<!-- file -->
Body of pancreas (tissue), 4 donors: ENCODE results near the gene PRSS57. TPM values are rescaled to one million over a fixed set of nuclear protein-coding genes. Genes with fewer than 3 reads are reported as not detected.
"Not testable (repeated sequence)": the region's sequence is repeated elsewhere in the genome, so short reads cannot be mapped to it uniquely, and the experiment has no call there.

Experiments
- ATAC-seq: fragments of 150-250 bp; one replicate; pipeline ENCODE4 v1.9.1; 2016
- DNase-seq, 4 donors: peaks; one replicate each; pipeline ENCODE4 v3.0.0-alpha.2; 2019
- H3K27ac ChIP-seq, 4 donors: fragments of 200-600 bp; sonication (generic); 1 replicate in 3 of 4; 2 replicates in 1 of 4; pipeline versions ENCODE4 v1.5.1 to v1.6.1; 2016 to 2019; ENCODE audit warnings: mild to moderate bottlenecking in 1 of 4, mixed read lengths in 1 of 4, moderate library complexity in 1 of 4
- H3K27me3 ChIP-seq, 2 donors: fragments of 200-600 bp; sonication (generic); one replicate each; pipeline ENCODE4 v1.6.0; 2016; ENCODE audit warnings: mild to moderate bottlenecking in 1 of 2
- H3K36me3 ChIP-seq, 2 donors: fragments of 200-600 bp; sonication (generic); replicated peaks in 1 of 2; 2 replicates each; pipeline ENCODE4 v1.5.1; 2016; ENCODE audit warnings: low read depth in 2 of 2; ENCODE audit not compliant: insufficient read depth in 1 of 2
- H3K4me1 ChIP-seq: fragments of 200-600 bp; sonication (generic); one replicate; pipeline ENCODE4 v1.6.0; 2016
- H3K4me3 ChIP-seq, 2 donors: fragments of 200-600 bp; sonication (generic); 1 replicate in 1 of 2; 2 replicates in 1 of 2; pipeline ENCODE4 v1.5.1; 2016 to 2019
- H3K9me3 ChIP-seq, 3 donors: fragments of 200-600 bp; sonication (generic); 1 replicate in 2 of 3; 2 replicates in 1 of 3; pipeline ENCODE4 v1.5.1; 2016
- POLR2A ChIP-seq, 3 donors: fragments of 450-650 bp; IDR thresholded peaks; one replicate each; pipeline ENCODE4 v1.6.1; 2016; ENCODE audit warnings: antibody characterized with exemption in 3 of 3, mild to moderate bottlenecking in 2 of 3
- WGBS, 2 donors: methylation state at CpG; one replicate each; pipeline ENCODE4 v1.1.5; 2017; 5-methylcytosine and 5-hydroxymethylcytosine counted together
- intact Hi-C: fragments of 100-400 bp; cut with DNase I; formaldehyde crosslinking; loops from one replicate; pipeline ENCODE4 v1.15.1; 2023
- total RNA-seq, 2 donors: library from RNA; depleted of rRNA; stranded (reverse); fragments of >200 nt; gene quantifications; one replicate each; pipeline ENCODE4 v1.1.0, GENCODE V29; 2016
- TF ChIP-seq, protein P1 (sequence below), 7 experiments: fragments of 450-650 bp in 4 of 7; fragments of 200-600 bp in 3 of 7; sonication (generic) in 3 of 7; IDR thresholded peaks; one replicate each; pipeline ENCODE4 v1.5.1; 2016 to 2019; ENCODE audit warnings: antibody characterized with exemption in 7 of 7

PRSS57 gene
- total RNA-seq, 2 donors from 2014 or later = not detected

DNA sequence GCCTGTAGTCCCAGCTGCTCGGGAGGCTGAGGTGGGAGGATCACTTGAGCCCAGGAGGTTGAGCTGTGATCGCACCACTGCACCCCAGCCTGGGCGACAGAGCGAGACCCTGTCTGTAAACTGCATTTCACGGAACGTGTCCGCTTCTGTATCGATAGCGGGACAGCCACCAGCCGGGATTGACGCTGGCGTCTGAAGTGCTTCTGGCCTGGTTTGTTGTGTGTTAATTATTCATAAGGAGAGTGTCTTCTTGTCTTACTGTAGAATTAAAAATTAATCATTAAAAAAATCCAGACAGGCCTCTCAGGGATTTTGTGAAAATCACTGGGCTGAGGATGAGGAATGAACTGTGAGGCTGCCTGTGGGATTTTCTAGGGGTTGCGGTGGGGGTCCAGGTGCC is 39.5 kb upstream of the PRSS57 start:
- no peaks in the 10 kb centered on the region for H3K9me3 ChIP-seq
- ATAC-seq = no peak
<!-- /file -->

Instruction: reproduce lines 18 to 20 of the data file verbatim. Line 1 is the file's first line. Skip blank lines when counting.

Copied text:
- total RNA-seq, 2 donors from 2014 or later = not detected

DNA sequence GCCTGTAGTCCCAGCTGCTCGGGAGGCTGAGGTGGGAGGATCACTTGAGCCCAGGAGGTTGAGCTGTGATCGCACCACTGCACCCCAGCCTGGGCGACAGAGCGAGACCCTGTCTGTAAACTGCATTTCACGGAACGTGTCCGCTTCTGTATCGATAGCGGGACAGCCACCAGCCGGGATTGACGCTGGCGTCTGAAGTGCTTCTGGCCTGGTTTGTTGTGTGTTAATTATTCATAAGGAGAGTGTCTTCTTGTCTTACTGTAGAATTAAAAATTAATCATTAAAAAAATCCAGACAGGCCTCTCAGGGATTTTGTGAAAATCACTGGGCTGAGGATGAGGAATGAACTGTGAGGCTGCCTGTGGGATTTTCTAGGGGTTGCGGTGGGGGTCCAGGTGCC is 39.5 kb upstream of the PRSS57 start:
- no peaks in the 10 kb centered on the region for H3K9me3 ChIP-seq